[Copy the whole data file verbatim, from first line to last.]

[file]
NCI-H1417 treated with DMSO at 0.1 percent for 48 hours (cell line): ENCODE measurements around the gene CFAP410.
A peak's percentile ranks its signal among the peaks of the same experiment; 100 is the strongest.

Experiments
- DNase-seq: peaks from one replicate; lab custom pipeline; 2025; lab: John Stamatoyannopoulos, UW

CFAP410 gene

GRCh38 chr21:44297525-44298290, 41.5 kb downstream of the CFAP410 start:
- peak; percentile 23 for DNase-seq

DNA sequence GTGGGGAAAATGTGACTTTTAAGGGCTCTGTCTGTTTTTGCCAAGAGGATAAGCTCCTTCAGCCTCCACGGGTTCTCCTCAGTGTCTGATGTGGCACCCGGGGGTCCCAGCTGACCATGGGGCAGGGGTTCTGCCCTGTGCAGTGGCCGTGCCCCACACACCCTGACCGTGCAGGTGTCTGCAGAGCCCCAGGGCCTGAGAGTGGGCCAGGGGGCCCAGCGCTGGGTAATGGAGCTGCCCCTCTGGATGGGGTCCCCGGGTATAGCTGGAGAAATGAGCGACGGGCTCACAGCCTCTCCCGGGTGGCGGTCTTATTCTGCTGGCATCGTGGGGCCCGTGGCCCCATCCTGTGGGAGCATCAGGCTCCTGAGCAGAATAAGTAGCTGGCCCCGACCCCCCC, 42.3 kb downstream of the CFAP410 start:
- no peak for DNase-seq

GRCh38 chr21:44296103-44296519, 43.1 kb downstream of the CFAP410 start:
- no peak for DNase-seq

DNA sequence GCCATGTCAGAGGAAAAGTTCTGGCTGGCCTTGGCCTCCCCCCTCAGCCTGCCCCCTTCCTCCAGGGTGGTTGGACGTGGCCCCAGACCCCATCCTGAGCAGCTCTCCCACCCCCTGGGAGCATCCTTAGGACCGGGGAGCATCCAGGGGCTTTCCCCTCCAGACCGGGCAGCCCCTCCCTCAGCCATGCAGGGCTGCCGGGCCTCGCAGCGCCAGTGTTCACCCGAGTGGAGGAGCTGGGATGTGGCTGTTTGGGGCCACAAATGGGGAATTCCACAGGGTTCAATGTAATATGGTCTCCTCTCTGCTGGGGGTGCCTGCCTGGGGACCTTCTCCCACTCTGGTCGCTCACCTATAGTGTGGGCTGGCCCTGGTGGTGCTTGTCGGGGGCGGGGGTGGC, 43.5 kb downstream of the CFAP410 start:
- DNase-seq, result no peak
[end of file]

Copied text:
NCI-H1417 treated with DMSO at 0.1 percent for 48 hours (cell line): ENCODE measurements around the gene CFAP410.
A peak's percentile ranks its signal among the peaks of the same experiment; 100 is the strongest.

Experiments
- DNase-seq: peaks from one replicate; lab custom pipeline; 2025; lab: John Stamatoyannopoulos, UW

CFAP410 gene

GRCh38 chr21:44297525-44298290, 41.5 kb downstream of the CFAP410 start:
- peak; percentile 23 for DNase-seq

DNA sequence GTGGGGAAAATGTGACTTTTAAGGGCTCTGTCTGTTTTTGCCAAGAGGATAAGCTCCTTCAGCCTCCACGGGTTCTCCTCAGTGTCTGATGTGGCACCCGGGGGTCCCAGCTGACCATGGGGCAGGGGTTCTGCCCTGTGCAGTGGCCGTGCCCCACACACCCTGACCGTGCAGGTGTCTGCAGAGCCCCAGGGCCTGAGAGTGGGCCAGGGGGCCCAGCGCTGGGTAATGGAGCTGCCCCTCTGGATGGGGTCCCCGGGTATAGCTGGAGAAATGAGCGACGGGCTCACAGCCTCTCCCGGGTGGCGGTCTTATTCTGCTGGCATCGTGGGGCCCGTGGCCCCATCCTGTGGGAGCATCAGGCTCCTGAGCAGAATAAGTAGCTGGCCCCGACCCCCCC, 42.3 kb downstream of the CFAP410 start:
- no peak for DNase-seq

GRCh38 chr21:44296103-44296519, 43.1 kb downstream of the CFAP410 start:
- no peak for DNase-seq

DNA sequence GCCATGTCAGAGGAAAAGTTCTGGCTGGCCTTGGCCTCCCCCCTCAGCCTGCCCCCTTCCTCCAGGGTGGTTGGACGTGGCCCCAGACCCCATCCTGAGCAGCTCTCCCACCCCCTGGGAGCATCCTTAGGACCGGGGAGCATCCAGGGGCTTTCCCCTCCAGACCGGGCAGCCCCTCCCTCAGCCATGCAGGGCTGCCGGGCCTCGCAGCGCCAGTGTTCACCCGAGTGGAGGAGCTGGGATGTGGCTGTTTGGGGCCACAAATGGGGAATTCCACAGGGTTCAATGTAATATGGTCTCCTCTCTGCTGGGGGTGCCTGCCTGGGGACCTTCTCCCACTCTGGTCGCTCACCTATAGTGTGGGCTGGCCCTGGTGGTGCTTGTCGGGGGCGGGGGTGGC, 43.5 kb downstream of the CFAP410 start:
- DNase-seq, result no peak